“We offer around 75 courses in Alor Ishkool and about 80 percent of them are free of cost. Many well-known personalities take these courses,” Ahmed said.   

BSK also publishes Bangla translations of popular works of literature from different foreign languages, as well as selected books in Bangla; more than 500 titles are now available on BSK’s publication list.  

“The books that BSK publishes and the books available in our stores are the cheapest in our country. We don’t add any tax (VAT), and sometimes, we sell classic books for less than the cost price to our customers, as our aim is to get those books read, not making a profit,” Ahmed said.

“Every year, we arrange an event to reward our book readers with new books. In 2017, we provided 12 lakh (1.2 million) books as prizes all over the country. Bkash and Grameen Phone sponsor most of our events. The a2i (Access To Information) programme, run from the Prime Minister’s Office, also helps with many of our projects and courses. Without financing and help from the government, we would not have reached this position,” Ahmed added.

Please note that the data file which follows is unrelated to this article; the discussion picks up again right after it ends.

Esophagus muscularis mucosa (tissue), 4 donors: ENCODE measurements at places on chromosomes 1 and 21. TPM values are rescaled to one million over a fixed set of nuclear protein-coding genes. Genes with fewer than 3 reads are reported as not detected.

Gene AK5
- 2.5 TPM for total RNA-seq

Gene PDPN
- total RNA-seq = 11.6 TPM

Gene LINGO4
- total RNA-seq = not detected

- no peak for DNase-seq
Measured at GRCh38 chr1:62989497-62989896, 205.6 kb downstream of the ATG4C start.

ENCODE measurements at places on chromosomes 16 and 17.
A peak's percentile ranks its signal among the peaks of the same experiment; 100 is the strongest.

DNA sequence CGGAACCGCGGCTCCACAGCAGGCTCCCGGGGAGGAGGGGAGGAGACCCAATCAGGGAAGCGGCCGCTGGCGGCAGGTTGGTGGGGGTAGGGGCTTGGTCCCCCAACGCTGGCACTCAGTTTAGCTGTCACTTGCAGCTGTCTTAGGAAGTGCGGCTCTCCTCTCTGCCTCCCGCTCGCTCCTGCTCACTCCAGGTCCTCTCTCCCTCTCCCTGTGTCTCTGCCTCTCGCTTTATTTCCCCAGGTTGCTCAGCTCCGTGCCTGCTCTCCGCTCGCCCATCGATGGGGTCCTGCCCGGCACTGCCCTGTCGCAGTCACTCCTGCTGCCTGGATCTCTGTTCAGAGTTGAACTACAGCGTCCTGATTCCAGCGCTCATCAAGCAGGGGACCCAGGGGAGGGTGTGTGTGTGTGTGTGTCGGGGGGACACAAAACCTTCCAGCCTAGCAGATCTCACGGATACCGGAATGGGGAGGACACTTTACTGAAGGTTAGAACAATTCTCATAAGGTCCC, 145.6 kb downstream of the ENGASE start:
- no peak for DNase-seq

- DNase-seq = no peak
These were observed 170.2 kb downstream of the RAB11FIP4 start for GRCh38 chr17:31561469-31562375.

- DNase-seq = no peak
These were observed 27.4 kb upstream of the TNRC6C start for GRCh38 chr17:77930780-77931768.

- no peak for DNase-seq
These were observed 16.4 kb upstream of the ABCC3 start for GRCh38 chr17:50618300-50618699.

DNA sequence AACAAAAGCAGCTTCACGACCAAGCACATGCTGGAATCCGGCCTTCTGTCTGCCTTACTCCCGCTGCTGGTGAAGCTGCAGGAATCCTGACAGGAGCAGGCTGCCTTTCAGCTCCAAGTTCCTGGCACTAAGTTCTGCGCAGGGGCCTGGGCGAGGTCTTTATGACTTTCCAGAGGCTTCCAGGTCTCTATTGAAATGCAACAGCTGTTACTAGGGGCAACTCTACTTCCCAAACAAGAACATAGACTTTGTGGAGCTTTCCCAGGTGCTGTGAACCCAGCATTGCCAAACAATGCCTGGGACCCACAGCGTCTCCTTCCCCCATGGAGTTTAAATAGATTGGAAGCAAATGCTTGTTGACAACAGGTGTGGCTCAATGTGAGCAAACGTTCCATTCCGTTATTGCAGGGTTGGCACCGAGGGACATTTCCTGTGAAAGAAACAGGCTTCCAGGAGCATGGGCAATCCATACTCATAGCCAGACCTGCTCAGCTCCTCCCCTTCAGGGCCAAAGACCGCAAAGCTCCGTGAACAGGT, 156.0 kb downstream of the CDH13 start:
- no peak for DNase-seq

“I got all my dreams and imagination from reading books. Books can give people dreams, and having a dream and working on its success is very important for the young generation now. They don’t know how good the pages of a new book smell. They have very little power of imagination; they live in a digital world full of logic. That is why we are losing the youth spirit from our country. I feel reading books can obviously remedy that,” writer Zafar Iqbal concluded. 

Photos: Courtesy.

 

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Editor : M. Shamsur Rahman

Published by the Editor on behalf of Independent Publications Limited at Media Printers, 446/H, Tejgaon I/A, Dhaka-1215.
Editorial, News & Commercial Offices : Beximco Media Complex, 149-150 Tejgaon I/A, Dhaka-1208, Bangladesh. GPO Box No. 934, Dhaka-1000.

Editor : M. Shamsur Rahman
Published by the Editor on behalf of Independent Publications Limited at Media Printers, 446/H, Tejgaon I/A, Dhaka-1215.
Editorial, News & Commercial Offices : Beximco Media Complex, 149-150 Tejgaon I/A, Dhaka-1208, Bangladesh. GPO Box No. 934, Dhaka-1000.